Ray Wills and Monte Wheeler will be the only two people on stage for “The Mystery of Irma Vep” – opening Thursday at the Forum Theatre – but audiences will see at least eight different characters during this wacky spoof of Victorian melodrama, Shakespeare and Hitchcock with a few vampires, mummies and werewolves mixed in.
And both actors are quick to credit their backstage dressers as vital co-stars who help them quick-change into 48 different get-ups within only seconds to keep up the breakneck pace.
“They are the silent stars of our show,” says Wills, referring to Michael Karraker and Dona Lancaster, who efficiently position, pull on and do up the dozens of pants, coats and dresses as the actors dart backstage for an instant. Then the dressers slap the wigs on the actors to complete the transformation and shove them back in front of the audience to carry on in a new guise.
Adds Wheeler: “They are as important to the show as we are. We rely on them to keep us looking right. The most complex thing has been the backstage choreography.”
That backstage frenzy can be so exciting in itself, says director Rick Bumgardner, that one production in Los Angeles did a booming side business selling tickets to watch from that vantage point rather than out front.
“It is a fascinating technical challenge because it speeds up as it goes,” says Bumgardner, a Wichita State grad who enjoyed a 20-year career in the Kansas City theater scene before returning to his Wichita hometown last year as guest director when the Forum opened. He liked it so much, he stayed.
“At first, it’s merely silly because the changes take place over 30 or 45 seconds and the audience easily sees it. But as the changes come faster and faster, they get caught up in it, wondering how everybody will keep up. When I did the show before in Kansas City, we had one change that happened in only 1.7 seconds,” Bumgardner says.
Written in 1984 by Charles Ludlum for his Greenwich Village-based Ridiculous Theatre Company in New York, this campy treat ran for two years, winning an Obie Award for best ensemble before moving up to larger off-Broadway digs in 1988. By 1991, it had become the most produced play across the country. And in 2003, it achieved the dubious distinction of becoming the longest running play ever in Brazil.
“It’s very funny – everywhere. That’s the point,” Bumgardner says. “I think of it as ‘Full Frontal Lunacy.’ ”
With costumes by Jeffrey Meek and set/lights by Tyler Lessin, the romp revolves around stuffy Lord Edgar, a famous Egyptologist, and flamboyant Lady Enid, his second wife, whom he married after the death of his first wife, Irma Vep. The running joke, says the director, is that Irma Vep – a name playwright Ludlum appropriated from a dreadful old 1915 French movie serial – is an anagram of “vampire.”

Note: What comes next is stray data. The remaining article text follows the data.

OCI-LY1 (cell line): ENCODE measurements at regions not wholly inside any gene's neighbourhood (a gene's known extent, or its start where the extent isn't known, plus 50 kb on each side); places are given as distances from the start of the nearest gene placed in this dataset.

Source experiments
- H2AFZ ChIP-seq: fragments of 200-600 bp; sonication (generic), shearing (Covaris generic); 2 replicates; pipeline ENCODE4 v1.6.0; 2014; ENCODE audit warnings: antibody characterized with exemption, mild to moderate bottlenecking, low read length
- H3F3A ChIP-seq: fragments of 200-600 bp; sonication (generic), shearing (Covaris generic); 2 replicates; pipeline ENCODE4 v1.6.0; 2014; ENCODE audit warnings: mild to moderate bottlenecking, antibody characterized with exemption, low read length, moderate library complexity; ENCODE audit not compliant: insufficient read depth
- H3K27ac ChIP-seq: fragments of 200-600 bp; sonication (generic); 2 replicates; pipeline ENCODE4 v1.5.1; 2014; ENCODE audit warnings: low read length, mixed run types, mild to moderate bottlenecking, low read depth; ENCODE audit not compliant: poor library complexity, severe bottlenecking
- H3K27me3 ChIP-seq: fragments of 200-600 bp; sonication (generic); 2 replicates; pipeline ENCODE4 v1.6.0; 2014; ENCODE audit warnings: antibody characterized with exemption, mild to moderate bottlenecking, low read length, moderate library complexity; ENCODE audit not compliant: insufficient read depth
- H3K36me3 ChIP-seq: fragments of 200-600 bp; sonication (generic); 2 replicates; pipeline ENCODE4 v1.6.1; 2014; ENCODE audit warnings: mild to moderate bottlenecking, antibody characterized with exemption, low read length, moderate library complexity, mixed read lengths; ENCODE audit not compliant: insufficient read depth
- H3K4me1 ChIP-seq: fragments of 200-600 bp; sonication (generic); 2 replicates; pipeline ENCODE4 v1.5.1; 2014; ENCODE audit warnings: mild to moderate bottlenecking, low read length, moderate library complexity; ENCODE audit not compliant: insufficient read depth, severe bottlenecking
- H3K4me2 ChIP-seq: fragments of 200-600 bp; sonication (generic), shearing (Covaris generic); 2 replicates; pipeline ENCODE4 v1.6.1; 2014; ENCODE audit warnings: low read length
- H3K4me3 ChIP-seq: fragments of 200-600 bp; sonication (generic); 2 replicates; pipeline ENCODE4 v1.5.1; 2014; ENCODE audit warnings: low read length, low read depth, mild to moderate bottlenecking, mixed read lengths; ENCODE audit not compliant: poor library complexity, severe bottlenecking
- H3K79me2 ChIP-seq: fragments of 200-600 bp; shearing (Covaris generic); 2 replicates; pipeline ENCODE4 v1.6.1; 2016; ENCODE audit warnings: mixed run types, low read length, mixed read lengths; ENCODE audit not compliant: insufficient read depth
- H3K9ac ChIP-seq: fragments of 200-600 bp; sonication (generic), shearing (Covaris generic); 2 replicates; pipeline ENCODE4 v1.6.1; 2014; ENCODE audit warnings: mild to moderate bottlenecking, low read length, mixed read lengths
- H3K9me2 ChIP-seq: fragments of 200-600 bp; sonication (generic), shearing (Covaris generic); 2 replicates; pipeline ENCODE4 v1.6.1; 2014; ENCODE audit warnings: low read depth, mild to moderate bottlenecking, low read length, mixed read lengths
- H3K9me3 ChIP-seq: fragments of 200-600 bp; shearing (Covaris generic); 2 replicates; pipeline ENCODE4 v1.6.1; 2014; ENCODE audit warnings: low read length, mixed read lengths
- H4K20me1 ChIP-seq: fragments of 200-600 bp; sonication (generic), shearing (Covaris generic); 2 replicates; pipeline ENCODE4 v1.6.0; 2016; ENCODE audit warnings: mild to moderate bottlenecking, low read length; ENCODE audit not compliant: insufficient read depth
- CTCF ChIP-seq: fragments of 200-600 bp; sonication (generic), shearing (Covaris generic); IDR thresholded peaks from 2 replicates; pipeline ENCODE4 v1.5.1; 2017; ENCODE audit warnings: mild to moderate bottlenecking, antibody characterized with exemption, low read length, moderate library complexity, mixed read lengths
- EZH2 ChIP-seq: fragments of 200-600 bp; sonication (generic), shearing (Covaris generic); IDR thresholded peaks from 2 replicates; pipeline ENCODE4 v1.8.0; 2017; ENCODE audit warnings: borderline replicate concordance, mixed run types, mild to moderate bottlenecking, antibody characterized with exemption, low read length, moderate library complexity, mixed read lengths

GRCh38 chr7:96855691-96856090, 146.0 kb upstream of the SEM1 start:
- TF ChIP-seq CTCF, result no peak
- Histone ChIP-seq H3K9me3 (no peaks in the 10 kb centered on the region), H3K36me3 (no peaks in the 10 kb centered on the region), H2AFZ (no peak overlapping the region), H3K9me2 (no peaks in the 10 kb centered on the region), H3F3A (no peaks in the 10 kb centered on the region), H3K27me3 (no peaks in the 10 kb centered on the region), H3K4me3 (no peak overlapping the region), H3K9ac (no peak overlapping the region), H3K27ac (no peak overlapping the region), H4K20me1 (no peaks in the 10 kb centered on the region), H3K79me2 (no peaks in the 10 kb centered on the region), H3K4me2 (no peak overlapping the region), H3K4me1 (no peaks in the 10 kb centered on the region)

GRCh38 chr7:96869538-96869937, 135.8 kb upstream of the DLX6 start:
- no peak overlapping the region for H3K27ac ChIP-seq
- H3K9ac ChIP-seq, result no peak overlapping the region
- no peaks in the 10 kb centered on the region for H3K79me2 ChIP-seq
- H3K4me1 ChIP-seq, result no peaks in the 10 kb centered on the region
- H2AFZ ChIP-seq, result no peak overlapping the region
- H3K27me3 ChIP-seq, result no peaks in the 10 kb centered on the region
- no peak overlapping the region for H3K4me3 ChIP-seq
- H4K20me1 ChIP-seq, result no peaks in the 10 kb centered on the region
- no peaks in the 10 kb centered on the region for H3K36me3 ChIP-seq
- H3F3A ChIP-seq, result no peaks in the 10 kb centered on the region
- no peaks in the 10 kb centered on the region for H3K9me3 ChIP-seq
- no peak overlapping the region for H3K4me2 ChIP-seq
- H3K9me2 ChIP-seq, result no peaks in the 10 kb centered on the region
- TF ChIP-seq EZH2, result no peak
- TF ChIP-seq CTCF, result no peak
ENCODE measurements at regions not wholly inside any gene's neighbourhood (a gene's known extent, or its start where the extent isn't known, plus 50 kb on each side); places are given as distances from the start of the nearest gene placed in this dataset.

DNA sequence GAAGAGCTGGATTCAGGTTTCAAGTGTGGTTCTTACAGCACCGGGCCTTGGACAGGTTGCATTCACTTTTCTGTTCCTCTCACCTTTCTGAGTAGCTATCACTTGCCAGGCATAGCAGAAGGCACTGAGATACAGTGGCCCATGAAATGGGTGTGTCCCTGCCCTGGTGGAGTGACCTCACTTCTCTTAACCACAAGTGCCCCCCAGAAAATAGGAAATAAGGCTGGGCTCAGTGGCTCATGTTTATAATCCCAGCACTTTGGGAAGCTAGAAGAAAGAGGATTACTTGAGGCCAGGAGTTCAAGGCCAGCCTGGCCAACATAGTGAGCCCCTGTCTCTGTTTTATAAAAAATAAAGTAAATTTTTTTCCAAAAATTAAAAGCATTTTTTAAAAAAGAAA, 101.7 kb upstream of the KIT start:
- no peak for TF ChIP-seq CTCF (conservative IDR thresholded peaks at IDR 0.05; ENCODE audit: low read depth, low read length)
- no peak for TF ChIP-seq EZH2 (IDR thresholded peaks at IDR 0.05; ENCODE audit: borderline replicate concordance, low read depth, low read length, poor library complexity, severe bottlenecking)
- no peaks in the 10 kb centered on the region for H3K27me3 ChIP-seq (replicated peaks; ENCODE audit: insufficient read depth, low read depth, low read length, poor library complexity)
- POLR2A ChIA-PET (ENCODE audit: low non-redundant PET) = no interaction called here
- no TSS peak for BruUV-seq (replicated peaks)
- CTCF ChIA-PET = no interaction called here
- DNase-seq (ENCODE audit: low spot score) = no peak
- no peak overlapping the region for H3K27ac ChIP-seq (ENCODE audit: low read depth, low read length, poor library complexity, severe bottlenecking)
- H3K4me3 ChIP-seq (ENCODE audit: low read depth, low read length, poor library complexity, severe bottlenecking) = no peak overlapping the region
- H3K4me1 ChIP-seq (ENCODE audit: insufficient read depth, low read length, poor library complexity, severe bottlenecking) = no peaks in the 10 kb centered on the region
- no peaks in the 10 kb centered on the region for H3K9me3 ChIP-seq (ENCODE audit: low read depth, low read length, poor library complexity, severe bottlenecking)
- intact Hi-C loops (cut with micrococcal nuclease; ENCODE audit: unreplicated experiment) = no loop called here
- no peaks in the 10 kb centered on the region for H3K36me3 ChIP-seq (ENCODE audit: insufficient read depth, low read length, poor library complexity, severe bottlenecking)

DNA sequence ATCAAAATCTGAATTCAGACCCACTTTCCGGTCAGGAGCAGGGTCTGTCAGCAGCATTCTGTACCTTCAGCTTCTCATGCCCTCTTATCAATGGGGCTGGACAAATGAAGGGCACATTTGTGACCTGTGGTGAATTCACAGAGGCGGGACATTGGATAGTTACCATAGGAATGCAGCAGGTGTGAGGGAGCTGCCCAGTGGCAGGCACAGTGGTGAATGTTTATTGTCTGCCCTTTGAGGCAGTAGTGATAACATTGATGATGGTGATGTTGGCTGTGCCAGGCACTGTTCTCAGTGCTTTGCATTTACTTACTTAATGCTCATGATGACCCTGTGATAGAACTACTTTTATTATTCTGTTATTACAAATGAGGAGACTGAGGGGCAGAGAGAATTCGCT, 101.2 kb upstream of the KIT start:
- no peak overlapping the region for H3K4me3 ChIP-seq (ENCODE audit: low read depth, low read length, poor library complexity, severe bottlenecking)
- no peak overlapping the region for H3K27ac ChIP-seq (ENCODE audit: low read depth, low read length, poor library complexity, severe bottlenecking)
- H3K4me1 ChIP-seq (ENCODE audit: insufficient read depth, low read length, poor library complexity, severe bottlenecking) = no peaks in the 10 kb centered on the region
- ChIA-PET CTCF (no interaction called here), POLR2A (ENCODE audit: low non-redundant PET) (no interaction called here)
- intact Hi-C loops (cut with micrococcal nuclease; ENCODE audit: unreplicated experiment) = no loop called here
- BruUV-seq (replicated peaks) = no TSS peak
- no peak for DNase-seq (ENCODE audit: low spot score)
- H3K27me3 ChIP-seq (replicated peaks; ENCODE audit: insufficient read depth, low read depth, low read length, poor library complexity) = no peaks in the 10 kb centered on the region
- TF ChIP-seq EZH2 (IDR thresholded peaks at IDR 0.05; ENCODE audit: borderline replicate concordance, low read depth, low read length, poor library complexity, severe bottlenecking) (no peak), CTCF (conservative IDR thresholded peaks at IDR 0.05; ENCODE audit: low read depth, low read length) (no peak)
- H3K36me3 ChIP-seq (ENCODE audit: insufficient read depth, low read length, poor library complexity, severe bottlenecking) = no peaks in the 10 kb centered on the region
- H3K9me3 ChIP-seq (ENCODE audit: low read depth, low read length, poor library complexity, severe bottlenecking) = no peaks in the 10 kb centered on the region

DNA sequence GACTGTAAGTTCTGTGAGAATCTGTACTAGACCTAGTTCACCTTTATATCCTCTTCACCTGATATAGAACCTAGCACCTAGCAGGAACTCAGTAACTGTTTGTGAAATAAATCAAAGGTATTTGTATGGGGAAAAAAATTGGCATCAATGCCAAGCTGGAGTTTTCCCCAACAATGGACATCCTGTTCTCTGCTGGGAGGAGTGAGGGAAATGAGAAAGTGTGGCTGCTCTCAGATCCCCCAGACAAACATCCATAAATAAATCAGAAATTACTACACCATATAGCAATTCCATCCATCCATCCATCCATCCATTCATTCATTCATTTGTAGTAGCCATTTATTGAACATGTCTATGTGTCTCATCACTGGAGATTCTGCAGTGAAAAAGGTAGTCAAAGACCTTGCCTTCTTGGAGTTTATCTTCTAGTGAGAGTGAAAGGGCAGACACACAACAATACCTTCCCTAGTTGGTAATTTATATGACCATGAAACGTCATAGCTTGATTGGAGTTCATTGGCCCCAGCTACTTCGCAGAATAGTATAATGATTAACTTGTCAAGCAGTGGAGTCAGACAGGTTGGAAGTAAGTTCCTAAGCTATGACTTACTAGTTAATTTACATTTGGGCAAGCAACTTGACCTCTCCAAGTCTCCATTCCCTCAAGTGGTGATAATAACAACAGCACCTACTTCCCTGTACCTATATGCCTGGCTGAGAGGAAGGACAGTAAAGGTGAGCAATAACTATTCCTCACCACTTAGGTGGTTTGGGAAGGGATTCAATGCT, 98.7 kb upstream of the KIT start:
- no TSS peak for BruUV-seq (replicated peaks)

Wills plays Lord Edgar as well as three other roles, including the nosy housemaid, Jane Twisden. Wheeler plays Lady Enid as well as three other roles, including a scruffy swineherd named Nicodemus and an ancient Egyptian princess named Pev Amri (surprise, surprise: another anagram of vampire). The over-the-top plot deals with a vampiric attack on Lady Enid that resurrects the ghostly princess, not to mention a werewolf that Lord Edgar suspects of killing Irma.
“It’s really a ridiculous show, but it is also literate,” says Wills, another Wichita State theater grad who came home for a breather this year after carving out a successful Broadway career for two decades, notably in Mel Brooks’ blockbuster “The Producers” as understudy to Tony Award winner Nathan Lane.
“The cross-dressing with men playing women’s roles goes back to Shakespeare, and there are a lot of literary references in the satire,” says Wills, who recently appeared locally in the one-man “Give ’em Hell, Harry” as President Harry S. Truman. “You may not get them all, but when you do recognize them, it makes the show richer.”
Wheeler, who played Lady Enid in a previous production for Lyric Theatre of Oklahoma, says that while the quick-change choreography is designed to be precise, the actors have to be prepared for anything.
“Theater is a living thing. It makes you think on your feet. For all the planning, there will always be unforeseen things you suddenly have to deal with. You can’t afford to be afraid. You just go for it,” says Wheeler, another WSU theater grad who is costume and set designer for Cabaret Oldtown when he is not performing. “That’s the challenge. That’s the excitement.”